The forests, wetlands and fields of South Burlington are classic examples of
A number of variables are required to explain why a certain plant grows in a certain spot. Climate is at the top of that hierarchy of variables, controlling the regional distribution of plants and natural communities. The Champlain Valley has a warm, dry climate; it is jokingly nicknamed the “banana belt” of Vermont. Lake Champlain has a mitigating effect on the extreme New England
NATURAL COMMUNITY - VALLEY CLAYPLAIN FOREST
Zooming in from the regional climate, substrate and soils determine the distribution of plants and natural communities on a finer scale. In South Burlington, geologic history has draped the land with rich clay soils. Following the retreat of the Wisconsin Ice Sheet, glacial Lake Vermont filled the entire Champlain Valley and melt-water rushed in from the swollen rivers. These rivers were full of debris - rocks, till, sand, and fine clay particles roared into Lake Vermont.Valley Clayplain Forest. Further inland from Lake Champlain, where sand and till dropped out of the melting glaciers, the soil is not as fine, and Valley Clayplain Forests do not exist.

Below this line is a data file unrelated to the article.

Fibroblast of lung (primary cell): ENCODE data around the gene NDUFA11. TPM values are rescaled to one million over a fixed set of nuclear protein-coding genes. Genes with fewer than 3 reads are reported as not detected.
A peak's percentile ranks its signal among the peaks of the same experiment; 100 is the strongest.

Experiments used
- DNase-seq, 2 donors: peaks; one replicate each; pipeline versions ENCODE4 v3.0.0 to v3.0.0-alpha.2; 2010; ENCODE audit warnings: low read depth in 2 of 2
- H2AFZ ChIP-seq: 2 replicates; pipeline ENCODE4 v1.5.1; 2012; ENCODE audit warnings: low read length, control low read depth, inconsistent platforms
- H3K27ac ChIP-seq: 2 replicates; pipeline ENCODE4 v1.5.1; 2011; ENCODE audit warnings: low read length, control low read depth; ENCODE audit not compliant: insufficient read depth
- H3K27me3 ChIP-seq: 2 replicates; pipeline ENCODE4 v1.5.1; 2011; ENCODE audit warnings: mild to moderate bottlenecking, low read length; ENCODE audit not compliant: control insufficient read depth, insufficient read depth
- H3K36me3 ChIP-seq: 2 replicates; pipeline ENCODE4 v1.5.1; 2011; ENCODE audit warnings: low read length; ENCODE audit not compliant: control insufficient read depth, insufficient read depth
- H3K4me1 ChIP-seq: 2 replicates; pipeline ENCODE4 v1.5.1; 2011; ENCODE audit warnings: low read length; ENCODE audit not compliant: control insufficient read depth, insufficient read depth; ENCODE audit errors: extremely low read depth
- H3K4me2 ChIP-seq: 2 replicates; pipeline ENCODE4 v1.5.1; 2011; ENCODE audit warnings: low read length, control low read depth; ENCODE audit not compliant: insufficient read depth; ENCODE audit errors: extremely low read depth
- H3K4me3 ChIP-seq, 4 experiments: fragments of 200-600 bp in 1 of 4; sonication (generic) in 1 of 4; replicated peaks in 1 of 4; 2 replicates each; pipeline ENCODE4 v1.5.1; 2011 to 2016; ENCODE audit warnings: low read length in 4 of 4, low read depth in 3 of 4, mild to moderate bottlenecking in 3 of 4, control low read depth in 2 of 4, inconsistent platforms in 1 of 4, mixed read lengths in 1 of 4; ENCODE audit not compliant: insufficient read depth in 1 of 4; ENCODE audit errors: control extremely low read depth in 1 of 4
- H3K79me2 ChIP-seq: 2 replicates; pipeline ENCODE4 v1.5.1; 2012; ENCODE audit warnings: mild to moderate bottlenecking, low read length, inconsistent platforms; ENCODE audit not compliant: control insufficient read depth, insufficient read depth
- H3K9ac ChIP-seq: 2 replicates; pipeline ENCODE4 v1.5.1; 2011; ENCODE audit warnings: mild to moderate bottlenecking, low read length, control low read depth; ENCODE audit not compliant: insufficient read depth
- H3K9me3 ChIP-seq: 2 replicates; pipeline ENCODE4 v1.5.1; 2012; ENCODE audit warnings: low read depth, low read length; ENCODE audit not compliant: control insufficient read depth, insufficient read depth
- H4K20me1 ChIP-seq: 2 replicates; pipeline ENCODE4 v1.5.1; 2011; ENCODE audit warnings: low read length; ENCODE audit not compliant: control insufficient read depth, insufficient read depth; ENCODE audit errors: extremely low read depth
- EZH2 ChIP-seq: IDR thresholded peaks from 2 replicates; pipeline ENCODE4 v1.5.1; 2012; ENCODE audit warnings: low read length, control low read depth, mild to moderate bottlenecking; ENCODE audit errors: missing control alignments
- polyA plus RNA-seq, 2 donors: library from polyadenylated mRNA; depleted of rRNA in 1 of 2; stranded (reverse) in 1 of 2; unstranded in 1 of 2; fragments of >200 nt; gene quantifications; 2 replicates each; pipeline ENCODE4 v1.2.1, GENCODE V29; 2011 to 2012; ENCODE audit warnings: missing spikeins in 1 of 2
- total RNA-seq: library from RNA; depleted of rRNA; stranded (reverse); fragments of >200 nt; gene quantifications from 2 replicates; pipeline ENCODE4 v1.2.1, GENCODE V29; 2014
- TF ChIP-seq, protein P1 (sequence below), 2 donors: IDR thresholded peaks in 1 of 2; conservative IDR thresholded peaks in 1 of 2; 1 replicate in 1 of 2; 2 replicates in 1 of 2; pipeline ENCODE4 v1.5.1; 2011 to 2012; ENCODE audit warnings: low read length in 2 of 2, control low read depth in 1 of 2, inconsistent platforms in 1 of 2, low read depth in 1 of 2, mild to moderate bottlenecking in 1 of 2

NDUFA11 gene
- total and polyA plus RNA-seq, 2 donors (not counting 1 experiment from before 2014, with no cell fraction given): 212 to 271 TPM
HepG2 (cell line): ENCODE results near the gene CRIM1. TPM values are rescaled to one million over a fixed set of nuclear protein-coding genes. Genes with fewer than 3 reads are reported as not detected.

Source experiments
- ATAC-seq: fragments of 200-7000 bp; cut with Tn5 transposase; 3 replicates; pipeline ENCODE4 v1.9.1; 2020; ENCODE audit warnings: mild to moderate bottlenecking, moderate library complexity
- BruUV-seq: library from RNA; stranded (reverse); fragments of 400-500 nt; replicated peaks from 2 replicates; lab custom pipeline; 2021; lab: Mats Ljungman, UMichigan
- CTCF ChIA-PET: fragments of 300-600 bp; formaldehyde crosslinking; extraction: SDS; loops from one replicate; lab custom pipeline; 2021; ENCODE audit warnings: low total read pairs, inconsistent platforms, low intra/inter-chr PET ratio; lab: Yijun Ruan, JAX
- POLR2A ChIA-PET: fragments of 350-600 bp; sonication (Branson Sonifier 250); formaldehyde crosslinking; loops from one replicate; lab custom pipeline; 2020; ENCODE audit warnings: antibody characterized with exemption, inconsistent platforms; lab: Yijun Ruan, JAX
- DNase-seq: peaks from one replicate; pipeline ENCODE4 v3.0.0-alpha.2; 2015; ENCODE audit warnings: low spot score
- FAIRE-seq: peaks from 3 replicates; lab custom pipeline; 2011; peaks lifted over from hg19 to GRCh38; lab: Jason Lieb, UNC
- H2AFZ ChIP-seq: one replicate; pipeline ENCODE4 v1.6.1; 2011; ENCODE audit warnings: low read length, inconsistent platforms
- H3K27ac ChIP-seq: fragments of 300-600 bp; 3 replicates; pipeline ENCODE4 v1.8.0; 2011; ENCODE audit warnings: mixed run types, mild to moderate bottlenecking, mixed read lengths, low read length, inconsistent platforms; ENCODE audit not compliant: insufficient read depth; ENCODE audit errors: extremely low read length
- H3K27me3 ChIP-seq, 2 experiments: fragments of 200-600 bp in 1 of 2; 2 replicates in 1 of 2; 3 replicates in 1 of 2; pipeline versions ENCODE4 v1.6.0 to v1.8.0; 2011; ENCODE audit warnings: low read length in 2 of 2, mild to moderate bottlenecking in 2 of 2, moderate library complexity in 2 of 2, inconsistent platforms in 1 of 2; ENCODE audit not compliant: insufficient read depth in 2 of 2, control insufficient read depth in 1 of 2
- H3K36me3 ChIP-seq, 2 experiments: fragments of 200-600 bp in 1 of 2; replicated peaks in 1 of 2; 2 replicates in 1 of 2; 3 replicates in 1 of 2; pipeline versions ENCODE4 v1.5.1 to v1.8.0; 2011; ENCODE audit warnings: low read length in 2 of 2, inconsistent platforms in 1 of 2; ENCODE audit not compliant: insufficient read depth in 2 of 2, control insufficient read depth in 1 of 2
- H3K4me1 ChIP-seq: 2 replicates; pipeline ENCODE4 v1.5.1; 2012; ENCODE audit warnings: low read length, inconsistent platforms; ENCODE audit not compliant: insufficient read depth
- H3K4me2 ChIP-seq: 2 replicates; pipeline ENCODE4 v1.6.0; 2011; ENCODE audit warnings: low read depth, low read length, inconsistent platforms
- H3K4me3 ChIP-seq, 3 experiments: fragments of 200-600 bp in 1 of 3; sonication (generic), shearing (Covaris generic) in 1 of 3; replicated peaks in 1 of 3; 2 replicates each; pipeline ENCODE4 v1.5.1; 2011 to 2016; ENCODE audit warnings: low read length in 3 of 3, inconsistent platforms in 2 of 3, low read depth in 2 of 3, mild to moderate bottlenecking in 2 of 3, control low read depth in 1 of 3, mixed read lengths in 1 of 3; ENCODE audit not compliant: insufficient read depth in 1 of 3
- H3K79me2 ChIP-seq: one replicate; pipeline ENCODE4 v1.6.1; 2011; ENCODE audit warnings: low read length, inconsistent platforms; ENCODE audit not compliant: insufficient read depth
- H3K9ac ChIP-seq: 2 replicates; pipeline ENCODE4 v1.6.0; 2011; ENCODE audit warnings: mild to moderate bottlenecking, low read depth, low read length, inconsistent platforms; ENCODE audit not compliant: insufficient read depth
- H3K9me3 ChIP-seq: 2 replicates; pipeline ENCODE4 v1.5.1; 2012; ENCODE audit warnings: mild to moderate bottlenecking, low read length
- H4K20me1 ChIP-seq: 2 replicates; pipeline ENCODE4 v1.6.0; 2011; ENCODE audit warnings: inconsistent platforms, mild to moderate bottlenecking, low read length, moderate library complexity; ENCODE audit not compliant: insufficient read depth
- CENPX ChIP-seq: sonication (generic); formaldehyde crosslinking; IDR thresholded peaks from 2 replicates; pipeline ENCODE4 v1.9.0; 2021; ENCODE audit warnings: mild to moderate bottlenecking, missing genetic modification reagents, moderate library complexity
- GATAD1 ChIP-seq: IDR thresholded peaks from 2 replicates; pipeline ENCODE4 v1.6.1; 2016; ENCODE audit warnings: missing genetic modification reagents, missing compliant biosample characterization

While climate and clay shaped the natural vegetation of South Burlington over thousands of years, culture has more recently influenced natural communities here. The Abenaki and first white settlers were guided by the natural vegetation; rich clay soils led to good agricultural yields and shallow rocky soils did not. But as much as the land influenced the settlers, the settlers exerted control on the land. Homesteaders introduced vegetation from southern New England and Europe, for example, planting stands of black locust trees to be harvested and used as fence posts. They also brought unintentional species: earthworms, invasive grasses, and pathogens. Their stonewalls and barbed wire divided the land and changed the shape of the landscape from a nebulous patchwork of natural communities to one of right angles, open fields, and pastures. While many of those field and pastures are no longer in use, they leave behind a legacy of cleared land and old field succession. The matrix community or dominant vegetation in South Burlington used to be Valley Clayplain Forests. Today there is an abundance of white pine, a species closely associated with abandoned fields and pastures.